I did a settlement on my credit card after it had already been charged off; how can I improve my credit score now?

I just did a settlement on one of my credit cards, but this was after it had already been charged off. I've read negative things about how this can impact my credit score. Is there a way to improve my credit score now, and how can I take it off my credit report?

Debt, Personal Finance
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March 2018

You are correct, this can have a negative impact on your credit score and unfortunately you won't be able to take it off. The only thing you can do is manage your credit well going forward and allow time to pass. In addition to paying creditors on time, keep the balances of your credit cards as low as you can in relation to the limit, even if you have to move some balances around. If you have credit cards that have been open for a long time, keep them open and use them from time to time on something you were going to pay for anyway, like gas, and then pay it in full at the end of the month so that you don't accrue interest.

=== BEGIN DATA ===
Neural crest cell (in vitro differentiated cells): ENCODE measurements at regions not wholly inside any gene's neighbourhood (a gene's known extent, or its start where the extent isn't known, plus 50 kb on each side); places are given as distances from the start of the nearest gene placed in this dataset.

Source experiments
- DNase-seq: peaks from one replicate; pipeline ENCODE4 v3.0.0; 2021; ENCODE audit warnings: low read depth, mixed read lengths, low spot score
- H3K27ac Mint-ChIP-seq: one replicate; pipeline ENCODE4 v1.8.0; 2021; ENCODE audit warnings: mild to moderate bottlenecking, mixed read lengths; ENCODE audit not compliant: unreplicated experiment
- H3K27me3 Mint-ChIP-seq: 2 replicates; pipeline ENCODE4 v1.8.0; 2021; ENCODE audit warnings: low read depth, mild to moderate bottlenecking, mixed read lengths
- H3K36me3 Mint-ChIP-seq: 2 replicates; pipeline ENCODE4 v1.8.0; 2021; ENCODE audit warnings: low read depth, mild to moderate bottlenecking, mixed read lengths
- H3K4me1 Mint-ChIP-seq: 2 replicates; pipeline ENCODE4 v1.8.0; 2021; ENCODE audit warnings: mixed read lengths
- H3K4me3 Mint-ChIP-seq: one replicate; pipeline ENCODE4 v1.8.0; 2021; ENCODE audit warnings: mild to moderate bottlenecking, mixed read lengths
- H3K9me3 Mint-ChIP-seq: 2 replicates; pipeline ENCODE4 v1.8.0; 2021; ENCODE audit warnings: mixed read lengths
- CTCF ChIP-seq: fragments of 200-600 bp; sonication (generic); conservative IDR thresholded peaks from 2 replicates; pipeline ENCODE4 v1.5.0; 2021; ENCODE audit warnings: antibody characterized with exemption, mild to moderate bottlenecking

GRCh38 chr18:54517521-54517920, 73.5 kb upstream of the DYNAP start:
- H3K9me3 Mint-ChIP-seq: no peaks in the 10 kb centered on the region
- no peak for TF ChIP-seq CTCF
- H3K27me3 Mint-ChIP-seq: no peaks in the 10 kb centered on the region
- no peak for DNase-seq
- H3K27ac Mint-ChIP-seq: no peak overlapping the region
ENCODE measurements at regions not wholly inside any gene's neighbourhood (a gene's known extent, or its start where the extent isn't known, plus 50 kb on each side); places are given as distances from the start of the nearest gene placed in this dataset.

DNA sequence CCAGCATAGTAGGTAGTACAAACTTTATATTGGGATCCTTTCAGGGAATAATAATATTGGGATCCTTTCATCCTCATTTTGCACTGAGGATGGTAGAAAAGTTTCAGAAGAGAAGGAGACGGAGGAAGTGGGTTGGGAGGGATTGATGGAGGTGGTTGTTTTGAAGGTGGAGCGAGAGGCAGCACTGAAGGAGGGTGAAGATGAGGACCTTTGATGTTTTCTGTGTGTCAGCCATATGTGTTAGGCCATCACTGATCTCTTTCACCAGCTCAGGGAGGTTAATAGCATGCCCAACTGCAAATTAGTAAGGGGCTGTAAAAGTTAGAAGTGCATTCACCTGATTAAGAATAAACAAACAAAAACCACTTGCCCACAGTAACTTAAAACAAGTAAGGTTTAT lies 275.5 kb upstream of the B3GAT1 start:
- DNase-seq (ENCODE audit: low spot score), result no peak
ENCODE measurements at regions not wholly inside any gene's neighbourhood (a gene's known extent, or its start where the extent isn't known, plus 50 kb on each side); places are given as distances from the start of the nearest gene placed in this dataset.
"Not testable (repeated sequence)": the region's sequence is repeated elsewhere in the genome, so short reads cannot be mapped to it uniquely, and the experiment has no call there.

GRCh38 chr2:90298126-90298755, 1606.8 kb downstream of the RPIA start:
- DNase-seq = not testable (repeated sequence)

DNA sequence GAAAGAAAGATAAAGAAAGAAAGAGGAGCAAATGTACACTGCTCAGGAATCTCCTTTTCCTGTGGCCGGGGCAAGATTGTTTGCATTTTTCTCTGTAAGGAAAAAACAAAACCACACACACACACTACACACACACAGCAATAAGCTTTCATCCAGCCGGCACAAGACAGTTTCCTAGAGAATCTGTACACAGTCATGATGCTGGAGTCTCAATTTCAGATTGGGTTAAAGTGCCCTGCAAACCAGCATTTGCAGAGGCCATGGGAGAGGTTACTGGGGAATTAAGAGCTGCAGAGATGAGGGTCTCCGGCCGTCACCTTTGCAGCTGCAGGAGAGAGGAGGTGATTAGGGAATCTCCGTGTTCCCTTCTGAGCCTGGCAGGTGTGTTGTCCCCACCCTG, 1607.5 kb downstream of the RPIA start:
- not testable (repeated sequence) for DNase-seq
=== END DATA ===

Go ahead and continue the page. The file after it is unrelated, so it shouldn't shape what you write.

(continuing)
Just a heads up, the creditor that you settled with is very likely going to send you a 1099-C Cancellation of Debt form for the tax year when the settlement occurred for the difference between the amount owed and the amount settled for. For example, if you had a card with a $5,000 balance and settled for $2,000 you will likely get a 1099-C for the $3,000 difference. This is going to be considered taxable income which you will then claim on your tax return. The IRS has what they call an insolvency exclusion. If you qualify, you can exempt forgiven debt from your taxable income. This is done by filing IRS Form 982. I suggest you fill out the Insolvency Worksheet so that you have all of the information you need in order to determine if you'll qualify for the exclusion. You can use the following link to download the form and read more about the IRS guidelines on forgiven debt:  https://taxmap.irs.gov/taxmap/pubs/p4681-002.htm#en_us_publink100052679 

March 2018
March 2018
March 2018